Amazon Ceo Jeffery P. Bezos Cries Incoming


Amazon drones

Incoming! This could be the cry within a few years if Amazon’s CEO Jeffery P. Bezos has his way. Bezos told CBS’s 60 Minutes last night he plans to use drones, or rather Quadcopters a type of drone, for same day deliveries. According to Bezos they will be used on a limited basis on deliveries within a ten mile radius of Amazon fulfillment centers, and it should take 30 minutes to receive the package.

Amazon currently has 89 distribution centers and is planning seven more. Bezos doesn’t say how many drones would be assigned to each of the centers, but we can assume it would be more than one. Add this to the estimated  30,000 drones which will be flying around in 20 years and the skies will be crowded. According to GizMag, the average size of a drone 3D Robotics is currently working is 21.7 inches long and 3.9 inches high, weighing about 45 ounces.  This drone would be able to fly for about 15 – 18 minutes, which is less than what Amazon is looking for. This would be a fairly cheap drone to use which can carry a payload but we can assume something a little beefier would be used. Some of the possible benefits of such a system would be the elimination of fossil fueled vehicles from the roads around the distribution centers and there would potentially be cost savings if the system was efficient enough to replace others shippers such as UPS and FedEx.

What could possibly go wrong with Amazon using drones?

As with any technological wonder, there would certainly be a certain amount of risk having these unmanned drones flying through the air. The old adage of what goes up must come down certainly applies here. If a drone carrying a five pound object were to malfunction and suddenly drop from the sky, there is a risk of it causing some harm either to property or humans. What if the drone malfunctioned and crashed into an automobile on the expressway causing a major pile-up? For those not well versed in physics,  forces travelling in opposite directions colliding with each other at high rates of speed isn’t good. There is also the possibility the package could be released while the quadcopter was still in the air leading to the call of “Incoming!” and then the package hitting something it should not.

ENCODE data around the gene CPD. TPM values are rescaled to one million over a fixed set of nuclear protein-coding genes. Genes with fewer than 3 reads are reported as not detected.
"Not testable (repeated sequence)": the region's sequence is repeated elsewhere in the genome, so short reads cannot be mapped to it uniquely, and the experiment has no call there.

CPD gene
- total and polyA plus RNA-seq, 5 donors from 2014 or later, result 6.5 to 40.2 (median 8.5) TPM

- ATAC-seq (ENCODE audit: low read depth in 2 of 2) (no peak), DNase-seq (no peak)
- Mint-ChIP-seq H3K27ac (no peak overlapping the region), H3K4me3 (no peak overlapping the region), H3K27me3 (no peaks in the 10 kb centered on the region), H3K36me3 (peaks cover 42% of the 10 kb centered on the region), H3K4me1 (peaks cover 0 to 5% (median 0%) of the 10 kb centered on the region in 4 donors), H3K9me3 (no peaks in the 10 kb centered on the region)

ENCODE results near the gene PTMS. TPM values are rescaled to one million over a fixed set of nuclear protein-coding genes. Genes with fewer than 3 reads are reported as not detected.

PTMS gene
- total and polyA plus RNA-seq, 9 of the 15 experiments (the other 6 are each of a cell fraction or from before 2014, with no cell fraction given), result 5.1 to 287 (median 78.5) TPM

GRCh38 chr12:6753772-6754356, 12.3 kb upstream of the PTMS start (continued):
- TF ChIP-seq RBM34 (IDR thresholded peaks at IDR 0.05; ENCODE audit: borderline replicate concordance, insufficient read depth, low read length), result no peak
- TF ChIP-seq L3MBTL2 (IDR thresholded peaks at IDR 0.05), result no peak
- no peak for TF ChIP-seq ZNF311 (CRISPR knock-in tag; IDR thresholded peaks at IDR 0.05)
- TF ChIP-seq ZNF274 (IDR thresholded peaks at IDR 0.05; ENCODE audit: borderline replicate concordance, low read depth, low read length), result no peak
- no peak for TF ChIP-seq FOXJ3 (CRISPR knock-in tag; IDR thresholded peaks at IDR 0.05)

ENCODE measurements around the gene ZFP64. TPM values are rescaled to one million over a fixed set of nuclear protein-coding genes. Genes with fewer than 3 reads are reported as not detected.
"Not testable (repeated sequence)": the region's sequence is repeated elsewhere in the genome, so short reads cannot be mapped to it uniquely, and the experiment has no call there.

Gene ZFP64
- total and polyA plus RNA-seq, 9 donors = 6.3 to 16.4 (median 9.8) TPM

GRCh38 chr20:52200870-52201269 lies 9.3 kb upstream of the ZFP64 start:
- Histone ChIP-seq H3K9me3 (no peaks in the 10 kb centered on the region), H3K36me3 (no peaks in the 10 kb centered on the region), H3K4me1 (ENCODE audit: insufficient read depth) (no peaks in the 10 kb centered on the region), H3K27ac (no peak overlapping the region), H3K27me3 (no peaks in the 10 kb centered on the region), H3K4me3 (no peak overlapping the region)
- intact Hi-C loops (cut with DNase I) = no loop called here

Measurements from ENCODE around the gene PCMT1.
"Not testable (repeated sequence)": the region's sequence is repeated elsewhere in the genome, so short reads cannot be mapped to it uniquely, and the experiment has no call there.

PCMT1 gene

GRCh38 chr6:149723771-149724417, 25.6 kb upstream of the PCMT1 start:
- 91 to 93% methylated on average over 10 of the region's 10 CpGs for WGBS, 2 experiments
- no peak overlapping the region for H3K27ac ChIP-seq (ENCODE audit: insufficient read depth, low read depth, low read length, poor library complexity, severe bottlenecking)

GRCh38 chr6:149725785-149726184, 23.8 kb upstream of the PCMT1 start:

Bezos told CBS he is awaiting Federal Aviation Administration (FAA) approval and the FAA is currently developing regulations regarding the use of unmanned aircraft although most of it seems to be directed at privacy concerns when drones are outfitted with surveillance cameras and other equipment.  So far, the preliminary guidelines from the FAA appear to deal with larger drones than would be used by Amazon, however they do include the smaller ones. Could these drones somehow interfere with other commercial aircraft? Probably not, but if one bird can potentially bring down a jetliner, a rogue drone certainly could as well. The roadmap which has been released by the FAA addresses things such as licensing of operators, how high they can fly and n what airspace, drone inspection and even communication issues.

A more or less serious side of the issue is how this could affect various jobs, especially at companies like UPS, FedEX and the United States Postal Service. While getting the drone program off the ground will take some time, there is the real possibility this could replace some delivery jobs at these companies. Even though Bezos has said the program will only be within ten miles of the fulfillment centers, it would probably expand as technology improves. Some of these workers, most notably US Postal workers are sure to be upset and we have seen in the past they don’t take extra stress well. Could this lead to some disgruntled employee “going postal” and shooting down these drones?

What will happen with these Amazon drones is hard to say. Will there be serious problems? Will there be accidents and other incidents? Yes, as with any new technology and innovation there will be bugs to work out. As Jeff Lowe from the Asian Sky Group says, it will have to be made “idiot-proof” or the FAA will certainly shut the program down after any accidents. We’ll be waiting for Jeffrey Bezos calls of “Amazon Incoming” soon.

Commentary by: Paul Roy


CBS News

Federal Aviation Administration

Wall Street Journal

The Street